This was unsettling. I had hoped Messenger would use my contacts list to find others who were also using the app so that I could connect with them easily — and hold on to the relevant contact information only for the people who were on Messenger. Yet Facebook kept the entire list, including the phone numbers for my car mechanic, my apartment door buzzer and a pizzeria.
Roose also identified several instances where Facebook kept information ostensibly to help improve its user experience - like keeping his entire address book or keeping a history of every device and browser from which he has ever logged in - but had kept the data long after he had deleted it.
Facebook also kept a history of each time I opened Facebook over the last two years, including which device and web browser I used. On some days, it even logged my locations, like when I was at a hospital two years ago or when I visited Tokyo last year.
Facebook keeps a log of this data as a security measure to flag suspicious logins from unknown devices or locations, similar to how banks send a fraud alert when your credit card number is used in a suspicious location. This practice seemed reasonable, so I didn’t try to purge this information.
But what bothered me was the data that I had explicitly deleted but that lingered in plain sight. On my friends list, Facebook had a record of “Removed Friends,” a dossier of the 112 people I had removed along with the date I clicked the “Unfriend” button. Why should Facebook remember the people I’ve cut off from my life?
But perhaps the biggest disappointment for Roose was the list of advertisers with which Facebook had shared his contact information. The list contained dozens of advertisers Roose had never heard of - a result, the company said, of advertisers compiling data from third party sources and sharing it with Facebook.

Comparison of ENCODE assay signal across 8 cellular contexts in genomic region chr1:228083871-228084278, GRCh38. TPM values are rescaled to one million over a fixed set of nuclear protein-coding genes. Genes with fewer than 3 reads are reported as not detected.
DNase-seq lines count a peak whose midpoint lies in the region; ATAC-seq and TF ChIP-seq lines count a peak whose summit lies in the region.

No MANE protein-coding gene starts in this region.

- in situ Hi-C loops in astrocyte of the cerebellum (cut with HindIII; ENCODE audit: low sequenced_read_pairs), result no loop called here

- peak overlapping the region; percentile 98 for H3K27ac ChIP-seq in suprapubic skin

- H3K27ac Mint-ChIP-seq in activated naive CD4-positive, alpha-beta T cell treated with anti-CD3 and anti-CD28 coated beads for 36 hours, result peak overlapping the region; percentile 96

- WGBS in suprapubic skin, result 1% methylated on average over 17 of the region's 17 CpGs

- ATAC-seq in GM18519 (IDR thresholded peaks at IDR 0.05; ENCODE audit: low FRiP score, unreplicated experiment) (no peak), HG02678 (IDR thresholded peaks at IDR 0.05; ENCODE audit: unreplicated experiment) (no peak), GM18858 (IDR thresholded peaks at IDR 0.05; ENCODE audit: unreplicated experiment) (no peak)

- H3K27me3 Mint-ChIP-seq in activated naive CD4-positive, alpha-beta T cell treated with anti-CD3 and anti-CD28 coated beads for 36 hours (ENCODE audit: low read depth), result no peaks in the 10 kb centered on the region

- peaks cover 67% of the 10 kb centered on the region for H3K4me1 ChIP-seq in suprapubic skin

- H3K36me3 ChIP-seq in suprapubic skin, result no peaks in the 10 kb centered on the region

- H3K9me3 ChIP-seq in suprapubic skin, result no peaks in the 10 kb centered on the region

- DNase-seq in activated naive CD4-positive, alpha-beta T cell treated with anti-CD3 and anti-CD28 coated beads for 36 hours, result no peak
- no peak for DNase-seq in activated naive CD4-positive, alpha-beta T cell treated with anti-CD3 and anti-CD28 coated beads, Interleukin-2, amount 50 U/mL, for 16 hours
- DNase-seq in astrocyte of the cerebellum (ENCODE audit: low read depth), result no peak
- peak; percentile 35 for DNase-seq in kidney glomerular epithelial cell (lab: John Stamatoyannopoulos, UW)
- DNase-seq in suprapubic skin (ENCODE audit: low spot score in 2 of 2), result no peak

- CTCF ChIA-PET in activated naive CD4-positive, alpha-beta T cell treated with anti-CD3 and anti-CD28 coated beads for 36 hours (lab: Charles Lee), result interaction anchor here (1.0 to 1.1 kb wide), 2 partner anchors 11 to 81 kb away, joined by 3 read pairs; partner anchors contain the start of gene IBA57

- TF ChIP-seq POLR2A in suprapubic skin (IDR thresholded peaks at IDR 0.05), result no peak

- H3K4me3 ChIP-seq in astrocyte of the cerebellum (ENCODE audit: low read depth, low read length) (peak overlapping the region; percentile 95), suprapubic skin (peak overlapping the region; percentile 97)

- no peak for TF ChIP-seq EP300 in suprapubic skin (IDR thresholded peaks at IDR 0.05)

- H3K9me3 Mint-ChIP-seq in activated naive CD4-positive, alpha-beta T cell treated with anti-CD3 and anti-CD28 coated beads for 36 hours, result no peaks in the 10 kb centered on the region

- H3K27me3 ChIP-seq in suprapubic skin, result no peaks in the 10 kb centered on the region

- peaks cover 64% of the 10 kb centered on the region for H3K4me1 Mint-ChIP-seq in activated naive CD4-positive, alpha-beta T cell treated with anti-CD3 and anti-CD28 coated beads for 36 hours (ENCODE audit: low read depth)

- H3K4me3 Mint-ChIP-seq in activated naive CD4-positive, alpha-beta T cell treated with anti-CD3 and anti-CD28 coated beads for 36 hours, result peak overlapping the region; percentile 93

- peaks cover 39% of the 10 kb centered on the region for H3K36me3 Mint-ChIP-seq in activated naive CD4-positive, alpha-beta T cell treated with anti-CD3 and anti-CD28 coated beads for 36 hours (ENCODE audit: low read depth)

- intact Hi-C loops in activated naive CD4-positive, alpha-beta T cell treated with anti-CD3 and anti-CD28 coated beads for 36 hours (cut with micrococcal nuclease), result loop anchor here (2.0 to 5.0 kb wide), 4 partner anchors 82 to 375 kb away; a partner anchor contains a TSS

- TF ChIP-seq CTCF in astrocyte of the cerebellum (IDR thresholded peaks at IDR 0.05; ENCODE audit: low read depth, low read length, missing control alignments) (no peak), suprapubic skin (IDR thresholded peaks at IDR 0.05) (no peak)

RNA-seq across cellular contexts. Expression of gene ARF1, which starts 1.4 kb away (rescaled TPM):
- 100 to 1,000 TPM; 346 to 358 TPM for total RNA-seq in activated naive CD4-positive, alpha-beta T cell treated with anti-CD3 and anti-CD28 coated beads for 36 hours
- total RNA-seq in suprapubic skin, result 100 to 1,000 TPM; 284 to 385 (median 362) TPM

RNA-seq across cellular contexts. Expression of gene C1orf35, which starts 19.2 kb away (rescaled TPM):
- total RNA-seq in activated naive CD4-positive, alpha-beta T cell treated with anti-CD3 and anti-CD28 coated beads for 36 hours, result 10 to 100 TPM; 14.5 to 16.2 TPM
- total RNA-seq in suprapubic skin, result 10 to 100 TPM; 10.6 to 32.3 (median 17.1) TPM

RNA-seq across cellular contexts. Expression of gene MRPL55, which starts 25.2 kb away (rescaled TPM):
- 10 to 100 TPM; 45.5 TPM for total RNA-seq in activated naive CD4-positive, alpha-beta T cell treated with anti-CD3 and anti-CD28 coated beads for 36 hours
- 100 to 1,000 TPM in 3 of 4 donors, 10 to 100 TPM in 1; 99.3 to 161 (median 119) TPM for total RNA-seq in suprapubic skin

What Facebook retained about me isn’t remotely as creepy as the sheer number of advertisers that have my information in their databases. I found this out when I clicked on the Ads section in my Facebook file, which loaded a history of the dozen ads I had clicked on while browsing the social network.
Lower down, there was a section titled “Advertisers with your contact info,” followed by a list of roughly 500 brands, the overwhelming majority of which I had never interacted with. Some brands sounded obscure and sketchy - one was called "Microphone Check," which turned out to be a radio show. Other brands were more familiar, like Victoria’s Secret Pink, Good Eggs or AARP.
Facebook said unfamiliar advertisers might appear on the list because they might have obtained my contact information from elsewhere, compiled it into a list of people they wanted to target and uploaded that list into Facebook. Brands can upload their customer lists into a tool called Custom Audiences, which helps them find those same people’s Facebook profiles to serve them ads.
The upshot of all this, Roose says, is that even if you're not an active Facebook user - even if you've never clicked on a single ad - advertisers could still possess reams of data about you. Because once one brand has your data, there's not much stopping them from sharing it as widely as possible.
Or, as Roose puts it, the advertising industry has eyes everywhere.